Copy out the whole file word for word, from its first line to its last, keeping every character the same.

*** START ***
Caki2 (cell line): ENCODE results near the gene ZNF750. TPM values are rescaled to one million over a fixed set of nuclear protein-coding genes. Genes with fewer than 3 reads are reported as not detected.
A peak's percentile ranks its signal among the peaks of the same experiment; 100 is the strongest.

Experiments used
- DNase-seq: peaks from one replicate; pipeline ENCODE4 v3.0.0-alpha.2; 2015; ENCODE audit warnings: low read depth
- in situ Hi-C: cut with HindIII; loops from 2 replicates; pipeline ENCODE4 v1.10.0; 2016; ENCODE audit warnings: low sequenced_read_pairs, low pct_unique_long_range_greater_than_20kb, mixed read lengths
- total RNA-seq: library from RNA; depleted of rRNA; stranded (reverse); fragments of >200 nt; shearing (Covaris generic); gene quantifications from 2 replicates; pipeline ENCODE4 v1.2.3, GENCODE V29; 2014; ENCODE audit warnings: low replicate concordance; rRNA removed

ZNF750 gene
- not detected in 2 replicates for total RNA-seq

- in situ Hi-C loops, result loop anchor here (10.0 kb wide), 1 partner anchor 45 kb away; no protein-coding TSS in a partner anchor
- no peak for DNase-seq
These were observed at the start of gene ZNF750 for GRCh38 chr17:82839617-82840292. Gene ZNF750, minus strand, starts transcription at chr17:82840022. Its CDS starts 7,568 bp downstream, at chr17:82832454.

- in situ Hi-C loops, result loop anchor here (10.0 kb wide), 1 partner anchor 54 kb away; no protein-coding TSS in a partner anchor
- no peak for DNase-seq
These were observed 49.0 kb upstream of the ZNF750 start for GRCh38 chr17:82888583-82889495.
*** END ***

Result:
Caki2 (cell line): ENCODE results near the gene ZNF750. TPM values are rescaled to one million over a fixed set of nuclear protein-coding genes. Genes with fewer than 3 reads are reported as not detected.
A peak's percentile ranks its signal among the peaks of the same experiment; 100 is the strongest.

Experiments used
- DNase-seq: peaks from one replicate; pipeline ENCODE4 v3.0.0-alpha.2; 2015; ENCODE audit warnings: low read depth
- in situ Hi-C: cut with HindIII; loops from 2 replicates; pipeline ENCODE4 v1.10.0; 2016; ENCODE audit warnings: low sequenced_read_pairs, low pct_unique_long_range_greater_than_20kb, mixed read lengths
- total RNA-seq: library from RNA; depleted of rRNA; stranded (reverse); fragments of >200 nt; shearing (Covaris generic); gene quantifications from 2 replicates; pipeline ENCODE4 v1.2.3, GENCODE V29; 2014; ENCODE audit warnings: low replicate concordance; rRNA removed

ZNF750 gene
- not detected in 2 replicates for total RNA-seq

- in situ Hi-C loops, result loop anchor here (10.0 kb wide), 1 partner anchor 45 kb away; no protein-coding TSS in a partner anchor
- no peak for DNase-seq
These were observed at the start of gene ZNF750 for GRCh38 chr17:82839617-82840292. Gene ZNF750, minus strand, starts transcription at chr17:82840022. Its CDS starts 7,568 bp downstream, at chr17:82832454.

- in situ Hi-C loops, result loop anchor here (10.0 kb wide), 1 partner anchor 54 kb away; no protein-coding TSS in a partner anchor
- no peak for DNase-seq
These were observed 49.0 kb upstream of the ZNF750 start for GRCh38 chr17:82888583-82889495.